That’s also interesting considering your earlier work—the same techniques you could apply to grime in terms of drum programming, mixing, and melody are now applied to something very delicate. “Trooner” has an eski-lead but also a very pastoral arp pattern, for instance.

T_A_M: Yeah, I guess it’s just the way I make tunes transferred over to a more emotional type of music. I’d like to think there’s sounds that crop up across all my music that means it has some coherence…hopefully [laughs].

The darkness is apparent in the sound, but there’s also a warmth and organic quality to the instrumentation—there’s electronic elements yes, but also a lot of piano and such. How’d the sound palette come together?

T_A_M: I started off trying to make a conscious effort to use a far more limited selection of sounds than I would usually do so a lot of the songs only use about 7 or 8 channels. I don’t actually play piano but my ex-girlfriend had a really cool old, slightly out of tune piano in our flat that I sampled and managed to cobble together a few interludes out of. There’s also a breakdown in “The Gulls” that my ex played as I sat and tried in vain to explain what chords I wanted her to play.

Lots of recordings that I took on my phone are scattered throughout it in the background and a bit of the percussion as well. I wanted it all to be as personal to me as I could manage.

Were you inspired by any outside listening? Usually artists I speak to tend to avoid listening to anything while making albums, but I’m curious cause if there’s any reference points here, they’re probably not music I’d be aware of.

T_A_M: In terms of the actual sound of the album, I tried to remain fairly free of any direct influence—if that’s possible? But one album that I really took influence from in terms of the mood and pacing was Call Super’s Suzi Ecto. It’s—I guess—a techno album on paper but the way it flows is so organic and fluid and exciting, it was something that I really wanted to try, and at least make an effort to capture but without the techno aspect.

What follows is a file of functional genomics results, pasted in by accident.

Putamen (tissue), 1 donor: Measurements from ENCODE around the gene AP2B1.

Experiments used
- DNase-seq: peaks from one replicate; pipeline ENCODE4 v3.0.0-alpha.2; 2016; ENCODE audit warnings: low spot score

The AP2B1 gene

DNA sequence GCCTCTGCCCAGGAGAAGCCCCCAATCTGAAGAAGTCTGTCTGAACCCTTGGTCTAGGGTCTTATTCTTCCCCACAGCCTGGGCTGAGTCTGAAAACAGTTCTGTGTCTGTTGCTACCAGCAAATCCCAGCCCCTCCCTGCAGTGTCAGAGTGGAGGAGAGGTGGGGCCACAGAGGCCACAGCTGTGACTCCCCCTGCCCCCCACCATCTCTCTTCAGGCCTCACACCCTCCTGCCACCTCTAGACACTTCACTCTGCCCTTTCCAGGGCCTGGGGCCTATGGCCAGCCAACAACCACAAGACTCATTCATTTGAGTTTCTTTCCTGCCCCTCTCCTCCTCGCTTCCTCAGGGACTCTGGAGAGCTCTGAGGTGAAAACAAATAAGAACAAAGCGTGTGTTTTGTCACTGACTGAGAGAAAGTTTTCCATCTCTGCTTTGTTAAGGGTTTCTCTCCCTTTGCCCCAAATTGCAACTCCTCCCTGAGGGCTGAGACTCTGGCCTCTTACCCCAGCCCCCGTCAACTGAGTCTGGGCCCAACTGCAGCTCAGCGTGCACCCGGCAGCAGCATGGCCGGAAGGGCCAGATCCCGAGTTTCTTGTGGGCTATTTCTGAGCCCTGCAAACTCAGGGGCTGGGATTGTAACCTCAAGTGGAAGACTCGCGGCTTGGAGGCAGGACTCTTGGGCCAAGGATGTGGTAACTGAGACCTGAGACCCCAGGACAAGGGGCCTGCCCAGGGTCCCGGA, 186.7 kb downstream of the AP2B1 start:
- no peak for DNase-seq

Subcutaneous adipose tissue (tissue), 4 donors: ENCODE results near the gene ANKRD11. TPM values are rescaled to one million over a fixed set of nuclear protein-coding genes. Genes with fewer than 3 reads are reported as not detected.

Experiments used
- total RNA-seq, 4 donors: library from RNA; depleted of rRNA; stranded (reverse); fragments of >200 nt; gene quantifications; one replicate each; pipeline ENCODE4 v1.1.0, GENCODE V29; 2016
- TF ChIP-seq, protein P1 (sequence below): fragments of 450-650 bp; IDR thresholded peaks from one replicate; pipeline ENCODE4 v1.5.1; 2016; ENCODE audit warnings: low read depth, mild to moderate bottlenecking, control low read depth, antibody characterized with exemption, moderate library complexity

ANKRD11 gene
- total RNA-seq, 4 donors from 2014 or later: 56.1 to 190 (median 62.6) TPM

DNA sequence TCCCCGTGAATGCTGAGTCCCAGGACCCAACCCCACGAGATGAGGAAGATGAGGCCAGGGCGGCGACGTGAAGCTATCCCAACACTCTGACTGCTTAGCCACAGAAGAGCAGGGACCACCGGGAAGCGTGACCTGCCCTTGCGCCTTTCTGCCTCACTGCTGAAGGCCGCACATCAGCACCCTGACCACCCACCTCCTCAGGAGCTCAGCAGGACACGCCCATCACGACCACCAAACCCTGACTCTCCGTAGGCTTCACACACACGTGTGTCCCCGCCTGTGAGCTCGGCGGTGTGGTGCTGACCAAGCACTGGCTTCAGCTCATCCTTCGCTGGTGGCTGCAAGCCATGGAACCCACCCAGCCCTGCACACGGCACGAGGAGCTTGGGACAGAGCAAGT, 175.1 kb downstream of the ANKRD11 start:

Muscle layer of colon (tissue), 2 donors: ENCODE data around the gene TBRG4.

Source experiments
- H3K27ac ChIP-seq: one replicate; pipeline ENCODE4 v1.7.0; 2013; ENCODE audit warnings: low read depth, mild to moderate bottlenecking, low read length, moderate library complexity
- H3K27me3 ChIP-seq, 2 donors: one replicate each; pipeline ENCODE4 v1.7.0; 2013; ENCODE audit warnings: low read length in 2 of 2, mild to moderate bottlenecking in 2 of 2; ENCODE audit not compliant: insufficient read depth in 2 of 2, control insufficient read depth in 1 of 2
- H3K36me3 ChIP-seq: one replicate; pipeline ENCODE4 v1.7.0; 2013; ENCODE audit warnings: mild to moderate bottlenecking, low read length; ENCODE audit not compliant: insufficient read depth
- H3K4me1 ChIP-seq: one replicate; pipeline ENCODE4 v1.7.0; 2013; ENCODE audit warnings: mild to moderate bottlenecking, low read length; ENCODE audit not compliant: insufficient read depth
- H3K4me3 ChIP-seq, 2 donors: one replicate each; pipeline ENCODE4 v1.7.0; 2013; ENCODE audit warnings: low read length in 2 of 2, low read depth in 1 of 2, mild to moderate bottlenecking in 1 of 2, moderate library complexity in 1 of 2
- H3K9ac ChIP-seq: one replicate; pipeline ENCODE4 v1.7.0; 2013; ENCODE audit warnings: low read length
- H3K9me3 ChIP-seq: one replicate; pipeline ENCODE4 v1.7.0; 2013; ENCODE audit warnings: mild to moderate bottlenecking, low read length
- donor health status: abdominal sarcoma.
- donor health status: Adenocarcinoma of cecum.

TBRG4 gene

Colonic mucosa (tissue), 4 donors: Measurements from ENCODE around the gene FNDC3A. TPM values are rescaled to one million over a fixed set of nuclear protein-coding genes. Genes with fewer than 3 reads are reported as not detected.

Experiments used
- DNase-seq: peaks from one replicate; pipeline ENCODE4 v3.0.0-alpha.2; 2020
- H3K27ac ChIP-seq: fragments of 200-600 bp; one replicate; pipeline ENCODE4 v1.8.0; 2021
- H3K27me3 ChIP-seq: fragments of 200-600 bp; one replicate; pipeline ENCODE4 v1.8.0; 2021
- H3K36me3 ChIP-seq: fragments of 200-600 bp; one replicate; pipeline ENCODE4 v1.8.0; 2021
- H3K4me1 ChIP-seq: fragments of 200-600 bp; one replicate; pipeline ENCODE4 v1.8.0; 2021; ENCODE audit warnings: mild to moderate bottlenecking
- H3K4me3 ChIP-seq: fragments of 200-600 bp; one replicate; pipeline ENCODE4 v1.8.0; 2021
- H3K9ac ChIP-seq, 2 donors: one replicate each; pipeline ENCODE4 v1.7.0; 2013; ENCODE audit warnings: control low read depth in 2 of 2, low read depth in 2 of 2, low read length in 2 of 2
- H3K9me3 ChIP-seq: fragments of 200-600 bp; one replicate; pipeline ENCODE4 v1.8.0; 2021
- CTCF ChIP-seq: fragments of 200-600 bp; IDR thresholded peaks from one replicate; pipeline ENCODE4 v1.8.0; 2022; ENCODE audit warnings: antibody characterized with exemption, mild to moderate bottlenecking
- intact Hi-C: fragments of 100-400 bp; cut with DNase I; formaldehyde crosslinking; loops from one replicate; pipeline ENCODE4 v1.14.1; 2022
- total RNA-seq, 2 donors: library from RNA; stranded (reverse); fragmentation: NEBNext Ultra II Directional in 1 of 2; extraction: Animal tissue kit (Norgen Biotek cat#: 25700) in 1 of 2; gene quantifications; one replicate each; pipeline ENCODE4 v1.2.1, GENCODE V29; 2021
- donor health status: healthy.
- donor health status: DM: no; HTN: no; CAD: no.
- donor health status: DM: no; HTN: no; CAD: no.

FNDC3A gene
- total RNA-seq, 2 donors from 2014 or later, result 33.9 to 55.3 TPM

Pouring over the track titles, there’s some intriguing wording there. How do you go about naming stuff?

T_A_M: “Gang Faur” and “Fare Waur” come from this really grotty, old roadside cafe on the way out of Aberdeenshire. It’s got this huge writing that says “ye may gang faur and fare waur” which translates to “You could go further and fare worse” which I’ve always thought was pretty funny and self-defeating and reflects my feelings about wanting to leave but being fairly unsure of it at the same time.

“Summ Kirk” is another Scottish thing. Kirk is a Scottish word for a church. When we were in Barcelona last summer we stood outside the Sagrada familia and my mate was like—”aye, but it’s just some kirk” and thought it had to be a song title.

They’re all mainly little in-jokes or fleeting thoughts that have some meaning to me and end up sticking.

The penultimate track, “Bleak End,” is the longest by a margin and feels like an emotional peak/centerpiece. How did that one come about?

T_A_M: “Bleak End” initially wasn’t going to be on the album but once I was getting close to finishing it, it just seemed to fit the rest of the mood pretty well and provided a bit of heavier percussion and bass that was maybe slightly absent from the rest of the album.

I know it’s a bonus track, but “cor – Bano” knocked me out of my reverie right now! Had to remind everyone you’re still for bangers?

T_A_M: Haha—yeah, that was on a compilation that Apothecary put out last year so it’s a bit older and definitely shouldn’t be considered part of the album! Just a wee bonus.

Any shout outs/last words?

T_A_M: Gang Faur!